Match Previews
Club Notes. (1925, July 31). The Argus (Melbourne, Vic. : 1848 - 1957), p. 5. Retrieved May 17, 2013, from http://nla.gov.au/nla.news-article2149147

The Age 31-Jul-1925 p7
http://news.google.com/newspapers?id=yBIRAAAAIBAJ&sjid=_NcDAAAAIBAJ&pg=7206,3032023

Match Reviews
WORST GAME FOR YEARS. (1925, August 3). The Argus (Melbourne, Vic. : 1848 - 1957), p. 16. Retrieved May 17, 2013, from http://nla.gov.au/nla.news-article2150381

The Age 3-Aug-1925 p7
http://news.google.com/newspapers?id=yhIRAAAAIBAJ&sjid=_NcDAAAAIBAJ&pg=6853,3294055

The Tribunal

The Age 6-Aug-1925 p10

A blow by blow record of the tribunal meeting can be read in the Age. The sentences were heavy and reflected how much the match had got out of hand.

Coughlan (Geelong) - Guilty - Suspended for the remainder of the 1925 season and all the 1926 season
Thomas (Geelong) - Guilty - Suspended for the remainder of the 1925 season and all the 1926 season

Rutley (North Melbourne) - Guilty - Suspended for life
Russ- Guilty- Suspended for the remainder of the 1925 season
Trevakis (North melbourne) - Guilty - Suspended for three weeks
Johnson (North Melbourne) - Charge not sustained

The Age 6-Aug-1925 p10
http://news.google.com/newspapers?id=zRIRAAAAIBAJ&sjid=_NcDAAAAIBAJ&pg=7092,3711631

The Aftermath

Geelong's loss of two quality players would have certainly affected the teams chances in the finals, especially in Geelong's 10 point loss to Collingwood in the Grand Final.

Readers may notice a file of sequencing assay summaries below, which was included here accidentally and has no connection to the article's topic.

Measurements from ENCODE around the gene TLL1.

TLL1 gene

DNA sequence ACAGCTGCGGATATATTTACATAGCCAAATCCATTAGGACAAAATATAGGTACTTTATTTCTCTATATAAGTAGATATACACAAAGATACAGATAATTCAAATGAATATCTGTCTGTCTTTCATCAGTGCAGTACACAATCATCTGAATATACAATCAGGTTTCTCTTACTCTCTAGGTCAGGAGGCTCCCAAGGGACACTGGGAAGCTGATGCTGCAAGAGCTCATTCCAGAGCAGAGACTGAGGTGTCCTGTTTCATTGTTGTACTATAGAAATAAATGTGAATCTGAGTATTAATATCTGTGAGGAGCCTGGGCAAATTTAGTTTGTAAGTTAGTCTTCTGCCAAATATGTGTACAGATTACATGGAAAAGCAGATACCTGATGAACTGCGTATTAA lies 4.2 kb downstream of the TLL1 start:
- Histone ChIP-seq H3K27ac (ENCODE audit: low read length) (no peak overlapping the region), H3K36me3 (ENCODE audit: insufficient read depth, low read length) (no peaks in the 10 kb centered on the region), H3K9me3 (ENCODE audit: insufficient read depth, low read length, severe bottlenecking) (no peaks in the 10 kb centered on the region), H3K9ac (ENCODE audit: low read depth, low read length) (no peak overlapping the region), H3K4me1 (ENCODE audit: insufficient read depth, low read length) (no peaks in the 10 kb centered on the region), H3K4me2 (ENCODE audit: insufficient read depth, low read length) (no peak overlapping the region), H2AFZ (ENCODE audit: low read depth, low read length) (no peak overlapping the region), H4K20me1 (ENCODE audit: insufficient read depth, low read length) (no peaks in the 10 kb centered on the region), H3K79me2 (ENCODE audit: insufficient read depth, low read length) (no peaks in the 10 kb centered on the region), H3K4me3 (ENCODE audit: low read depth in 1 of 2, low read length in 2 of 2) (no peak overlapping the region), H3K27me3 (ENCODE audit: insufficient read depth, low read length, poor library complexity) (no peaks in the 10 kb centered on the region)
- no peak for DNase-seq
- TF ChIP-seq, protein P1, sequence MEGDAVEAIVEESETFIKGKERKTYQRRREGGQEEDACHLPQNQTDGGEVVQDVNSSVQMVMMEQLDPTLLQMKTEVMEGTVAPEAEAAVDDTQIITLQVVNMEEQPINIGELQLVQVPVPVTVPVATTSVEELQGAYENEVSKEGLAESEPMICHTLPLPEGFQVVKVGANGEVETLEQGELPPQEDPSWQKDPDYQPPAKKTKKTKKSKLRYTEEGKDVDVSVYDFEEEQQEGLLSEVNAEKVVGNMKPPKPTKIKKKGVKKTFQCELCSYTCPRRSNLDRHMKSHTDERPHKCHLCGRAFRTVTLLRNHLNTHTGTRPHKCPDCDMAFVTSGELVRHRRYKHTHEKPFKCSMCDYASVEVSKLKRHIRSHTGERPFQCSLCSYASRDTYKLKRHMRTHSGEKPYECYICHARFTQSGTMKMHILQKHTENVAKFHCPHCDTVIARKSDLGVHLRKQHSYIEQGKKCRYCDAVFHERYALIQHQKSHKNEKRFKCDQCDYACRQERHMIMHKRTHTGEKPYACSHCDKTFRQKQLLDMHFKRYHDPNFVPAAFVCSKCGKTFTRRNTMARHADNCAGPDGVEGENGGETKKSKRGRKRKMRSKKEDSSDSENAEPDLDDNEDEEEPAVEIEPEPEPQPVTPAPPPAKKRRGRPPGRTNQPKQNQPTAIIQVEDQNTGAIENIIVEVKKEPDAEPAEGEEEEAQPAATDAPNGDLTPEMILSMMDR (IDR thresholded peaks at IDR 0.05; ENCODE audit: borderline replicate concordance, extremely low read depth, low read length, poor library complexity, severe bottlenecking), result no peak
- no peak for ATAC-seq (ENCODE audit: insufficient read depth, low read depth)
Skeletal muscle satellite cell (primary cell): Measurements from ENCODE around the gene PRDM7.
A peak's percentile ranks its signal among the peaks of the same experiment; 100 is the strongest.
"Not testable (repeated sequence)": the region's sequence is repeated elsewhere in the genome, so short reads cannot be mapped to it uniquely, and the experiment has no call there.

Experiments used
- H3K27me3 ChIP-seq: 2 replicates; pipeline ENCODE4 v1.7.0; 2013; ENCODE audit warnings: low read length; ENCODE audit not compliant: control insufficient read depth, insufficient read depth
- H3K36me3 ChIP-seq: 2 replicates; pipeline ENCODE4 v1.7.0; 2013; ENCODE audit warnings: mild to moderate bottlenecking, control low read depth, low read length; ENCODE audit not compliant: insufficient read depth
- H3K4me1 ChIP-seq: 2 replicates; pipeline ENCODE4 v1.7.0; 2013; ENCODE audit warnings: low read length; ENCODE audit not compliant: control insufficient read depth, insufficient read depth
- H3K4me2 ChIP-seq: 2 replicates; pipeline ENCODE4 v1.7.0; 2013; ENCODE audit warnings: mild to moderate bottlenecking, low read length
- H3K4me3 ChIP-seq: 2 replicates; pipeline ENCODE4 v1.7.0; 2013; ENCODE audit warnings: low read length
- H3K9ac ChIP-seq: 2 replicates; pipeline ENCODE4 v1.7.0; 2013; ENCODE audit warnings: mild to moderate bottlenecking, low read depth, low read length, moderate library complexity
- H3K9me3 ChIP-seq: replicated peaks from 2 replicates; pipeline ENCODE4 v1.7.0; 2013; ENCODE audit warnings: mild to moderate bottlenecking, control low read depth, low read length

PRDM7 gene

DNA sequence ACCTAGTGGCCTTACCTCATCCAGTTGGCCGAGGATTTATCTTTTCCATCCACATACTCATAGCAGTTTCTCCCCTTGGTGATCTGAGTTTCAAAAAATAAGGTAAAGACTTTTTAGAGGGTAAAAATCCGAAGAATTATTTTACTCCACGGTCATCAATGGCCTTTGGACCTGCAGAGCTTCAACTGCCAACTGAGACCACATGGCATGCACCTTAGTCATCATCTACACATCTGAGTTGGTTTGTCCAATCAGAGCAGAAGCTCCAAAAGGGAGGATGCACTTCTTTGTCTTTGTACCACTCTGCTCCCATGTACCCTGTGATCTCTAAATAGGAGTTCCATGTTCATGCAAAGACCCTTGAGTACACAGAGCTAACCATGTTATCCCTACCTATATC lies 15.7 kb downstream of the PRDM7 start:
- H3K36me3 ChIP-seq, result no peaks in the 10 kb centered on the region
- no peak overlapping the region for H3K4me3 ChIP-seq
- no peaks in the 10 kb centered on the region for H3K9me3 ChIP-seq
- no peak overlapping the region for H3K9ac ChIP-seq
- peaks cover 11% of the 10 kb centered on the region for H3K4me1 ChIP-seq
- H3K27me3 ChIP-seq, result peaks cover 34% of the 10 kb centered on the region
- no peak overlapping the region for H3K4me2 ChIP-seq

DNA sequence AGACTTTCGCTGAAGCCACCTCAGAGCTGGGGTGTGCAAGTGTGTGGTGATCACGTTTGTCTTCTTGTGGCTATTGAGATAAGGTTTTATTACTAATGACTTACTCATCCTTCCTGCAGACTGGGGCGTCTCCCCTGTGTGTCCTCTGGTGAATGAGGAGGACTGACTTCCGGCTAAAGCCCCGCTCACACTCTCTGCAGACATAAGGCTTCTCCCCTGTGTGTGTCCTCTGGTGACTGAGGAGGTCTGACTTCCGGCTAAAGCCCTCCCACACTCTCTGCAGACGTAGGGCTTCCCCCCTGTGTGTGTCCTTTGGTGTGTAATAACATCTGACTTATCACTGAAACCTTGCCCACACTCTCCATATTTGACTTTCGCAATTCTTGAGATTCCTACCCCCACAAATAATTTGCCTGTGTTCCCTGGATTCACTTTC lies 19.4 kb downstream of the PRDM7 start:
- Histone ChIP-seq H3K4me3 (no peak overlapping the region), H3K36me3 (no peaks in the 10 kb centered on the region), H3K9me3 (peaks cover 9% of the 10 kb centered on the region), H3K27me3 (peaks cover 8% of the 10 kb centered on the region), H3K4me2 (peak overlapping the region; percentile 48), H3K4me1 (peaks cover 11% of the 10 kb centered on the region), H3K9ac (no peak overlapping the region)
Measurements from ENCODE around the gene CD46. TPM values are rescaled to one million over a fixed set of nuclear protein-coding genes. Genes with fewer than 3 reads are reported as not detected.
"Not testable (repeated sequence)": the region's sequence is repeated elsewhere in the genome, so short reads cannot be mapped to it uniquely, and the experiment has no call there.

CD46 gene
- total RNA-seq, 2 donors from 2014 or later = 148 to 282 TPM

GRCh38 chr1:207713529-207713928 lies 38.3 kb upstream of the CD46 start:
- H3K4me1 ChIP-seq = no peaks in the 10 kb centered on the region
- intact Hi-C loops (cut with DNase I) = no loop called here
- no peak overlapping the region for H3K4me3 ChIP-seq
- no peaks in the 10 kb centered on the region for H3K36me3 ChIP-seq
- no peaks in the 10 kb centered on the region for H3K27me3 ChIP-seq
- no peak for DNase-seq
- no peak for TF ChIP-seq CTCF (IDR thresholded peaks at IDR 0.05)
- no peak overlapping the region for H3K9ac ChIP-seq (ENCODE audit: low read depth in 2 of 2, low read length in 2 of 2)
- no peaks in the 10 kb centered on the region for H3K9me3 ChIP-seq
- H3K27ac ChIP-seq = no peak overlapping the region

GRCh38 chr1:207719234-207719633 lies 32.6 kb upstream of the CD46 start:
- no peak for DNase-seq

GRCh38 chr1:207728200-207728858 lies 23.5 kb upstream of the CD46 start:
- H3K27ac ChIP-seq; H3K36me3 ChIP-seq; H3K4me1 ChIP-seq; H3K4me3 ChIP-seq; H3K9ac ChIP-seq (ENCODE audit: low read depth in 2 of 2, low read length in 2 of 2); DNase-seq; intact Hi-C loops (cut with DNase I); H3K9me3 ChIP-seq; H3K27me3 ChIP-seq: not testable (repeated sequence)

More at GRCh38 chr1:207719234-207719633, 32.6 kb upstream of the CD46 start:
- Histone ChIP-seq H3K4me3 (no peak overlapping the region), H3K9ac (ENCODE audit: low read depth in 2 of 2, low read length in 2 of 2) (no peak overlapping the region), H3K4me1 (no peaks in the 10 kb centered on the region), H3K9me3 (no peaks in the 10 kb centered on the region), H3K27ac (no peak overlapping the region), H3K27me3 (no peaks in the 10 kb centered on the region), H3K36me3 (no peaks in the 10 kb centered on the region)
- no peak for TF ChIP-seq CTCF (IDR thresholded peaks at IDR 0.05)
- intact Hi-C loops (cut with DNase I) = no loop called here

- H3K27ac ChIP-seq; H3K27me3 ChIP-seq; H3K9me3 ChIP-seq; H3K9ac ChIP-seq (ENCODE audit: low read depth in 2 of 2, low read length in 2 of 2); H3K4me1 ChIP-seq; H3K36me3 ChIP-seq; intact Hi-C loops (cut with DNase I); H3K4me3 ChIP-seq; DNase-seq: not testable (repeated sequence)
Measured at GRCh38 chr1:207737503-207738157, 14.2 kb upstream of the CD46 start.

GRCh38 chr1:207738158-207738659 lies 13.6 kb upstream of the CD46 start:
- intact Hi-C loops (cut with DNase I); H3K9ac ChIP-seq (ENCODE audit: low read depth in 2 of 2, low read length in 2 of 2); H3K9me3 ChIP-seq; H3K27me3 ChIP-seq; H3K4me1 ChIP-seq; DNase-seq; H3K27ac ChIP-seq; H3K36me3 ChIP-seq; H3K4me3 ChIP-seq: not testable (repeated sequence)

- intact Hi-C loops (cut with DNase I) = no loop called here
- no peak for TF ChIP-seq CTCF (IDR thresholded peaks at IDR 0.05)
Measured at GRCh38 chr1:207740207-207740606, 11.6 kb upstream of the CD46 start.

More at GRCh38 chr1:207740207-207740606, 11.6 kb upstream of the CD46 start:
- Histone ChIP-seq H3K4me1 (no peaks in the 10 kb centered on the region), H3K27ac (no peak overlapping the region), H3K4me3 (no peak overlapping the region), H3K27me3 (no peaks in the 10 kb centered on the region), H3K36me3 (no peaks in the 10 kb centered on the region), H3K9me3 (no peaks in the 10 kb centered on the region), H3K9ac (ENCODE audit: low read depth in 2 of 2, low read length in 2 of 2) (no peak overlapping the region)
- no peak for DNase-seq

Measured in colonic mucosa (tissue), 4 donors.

One of the odd outcomes is the comment on suspended Geelong player Stan Thomas's wikipedia page, "Following his retirement, Thomas joined the coaching staff at North Melbourne and coached them for one game in the 1926 season."

Fred Rutley who was suspended for life was eventually allowed to return to North Melbourne in 1930 when he played four more games for the club. Rutley's suspension of five years, where he missed 89 games, is by far the longest suspension of a player in the VFL for an on field incident.

Rutley's suspension ended on 25 July 1930 by the motion of the Geelong Delegate at the League Meeting.

FOOTBALL. (1930, July 26). The Argus (Melbourne, Vic. : 1848 - 1957), p. 17.
Retrieved May 17, 2013, from http://nla.gov.au/nla.news-article4102074
 

kangaroo7

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Geelong player Coghlan injured by a stone thrown by an Arden St spectator.

Those were the days!

The offender was eventually tracked down:


08 05 Reward.JPG



09 08 Stone thrown.JPG